(a) entry of a pendente lite order in a divorce or separate maintenance action;
(b) formal signing of a written property or marital settlement agreement; or
(c) entry of a permanent order of separate maintenance and support or of a permanent order approving a property or marital settlement agreement between the parties[.]”

So depending on when the adultery occurred and the impact on the financial or economic circumstances of the parties, there could be an adjustment made to the equitable apportionment of marital assets and debts.

Should I Pay Off Debts or Purchase Luxury Items prior to Filing for Divorce?

I recently received the following two questions from a prospective client.  It is something that comes up in many cases where the parties are trying to work out an agreement prior to filing for divorce, but there is a feeling like the the other spouse may just stop negotiating in good faith once he/she gets what they want.  So this is where the questions usually stems from:

  1. Is there any clear advantage/disadvantage to me paying off shared debt over the next few months, be it student loan, credit card, etc? I want to pay it down as quickly as possible but wasn’t sure if that could somehow work against me in an assets/liabilities kind of way.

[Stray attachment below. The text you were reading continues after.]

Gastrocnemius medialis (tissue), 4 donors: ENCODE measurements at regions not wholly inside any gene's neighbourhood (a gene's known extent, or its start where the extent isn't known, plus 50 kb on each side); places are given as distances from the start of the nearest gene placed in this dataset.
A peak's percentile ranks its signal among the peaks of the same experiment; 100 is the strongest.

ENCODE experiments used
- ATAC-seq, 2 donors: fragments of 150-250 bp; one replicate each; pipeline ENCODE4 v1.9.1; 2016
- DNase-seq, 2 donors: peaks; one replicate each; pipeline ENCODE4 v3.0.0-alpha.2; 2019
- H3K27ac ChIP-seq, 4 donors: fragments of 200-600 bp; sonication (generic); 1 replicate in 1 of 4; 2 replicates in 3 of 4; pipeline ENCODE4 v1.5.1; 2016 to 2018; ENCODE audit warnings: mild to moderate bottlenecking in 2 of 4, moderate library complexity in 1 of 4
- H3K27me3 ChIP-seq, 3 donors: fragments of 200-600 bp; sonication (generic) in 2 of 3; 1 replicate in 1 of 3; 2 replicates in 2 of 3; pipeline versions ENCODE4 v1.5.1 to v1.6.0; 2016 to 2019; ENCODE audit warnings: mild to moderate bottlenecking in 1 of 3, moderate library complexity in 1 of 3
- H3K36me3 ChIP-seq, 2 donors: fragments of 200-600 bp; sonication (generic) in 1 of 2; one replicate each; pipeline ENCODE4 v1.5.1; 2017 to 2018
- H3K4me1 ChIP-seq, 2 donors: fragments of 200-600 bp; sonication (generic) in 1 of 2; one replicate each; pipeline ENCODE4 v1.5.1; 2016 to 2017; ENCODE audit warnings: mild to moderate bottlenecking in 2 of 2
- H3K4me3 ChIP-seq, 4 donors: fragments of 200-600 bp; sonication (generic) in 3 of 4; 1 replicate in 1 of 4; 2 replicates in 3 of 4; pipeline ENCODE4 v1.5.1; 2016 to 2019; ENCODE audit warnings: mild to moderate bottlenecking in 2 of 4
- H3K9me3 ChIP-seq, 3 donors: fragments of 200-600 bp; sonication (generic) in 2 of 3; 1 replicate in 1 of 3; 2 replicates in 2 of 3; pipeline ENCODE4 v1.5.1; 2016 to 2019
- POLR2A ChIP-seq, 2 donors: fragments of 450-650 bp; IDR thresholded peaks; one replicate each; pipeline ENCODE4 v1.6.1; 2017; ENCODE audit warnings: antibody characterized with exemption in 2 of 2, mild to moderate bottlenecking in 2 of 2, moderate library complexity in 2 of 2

2. Should I refrain from purchasing anything that could be considered a “luxury” until we file? (e.g. TV, computer, etc.)

South Carolina Code §20-3-630(A) defines the term “marital property” as, “all real and personal property which has been acquired by the parties during the marriage and which is owned as of the date of filing or commencement of marital litigation…regardless of how legal title is held.”

In South Carolina, anything that is considered marital property that was purchased during the marriage and owned or owed as of the date of filing of your case can be divided by the Family Court.  So, if you pay off a bunch of debt prior to filing, you would be removing debts that could be shared between the two of you by the Court because they would no longer be owed as of the date of filing the marital litigation.  At the same time, even if you and your spouse have been separated for a while, anything you purchase prior to filing for divorce would be divisible by the court as marital property because it was purchased during the marriage, prior to the filing of marital litigation, and it doesn’t matter whose name is listed on the title of the property.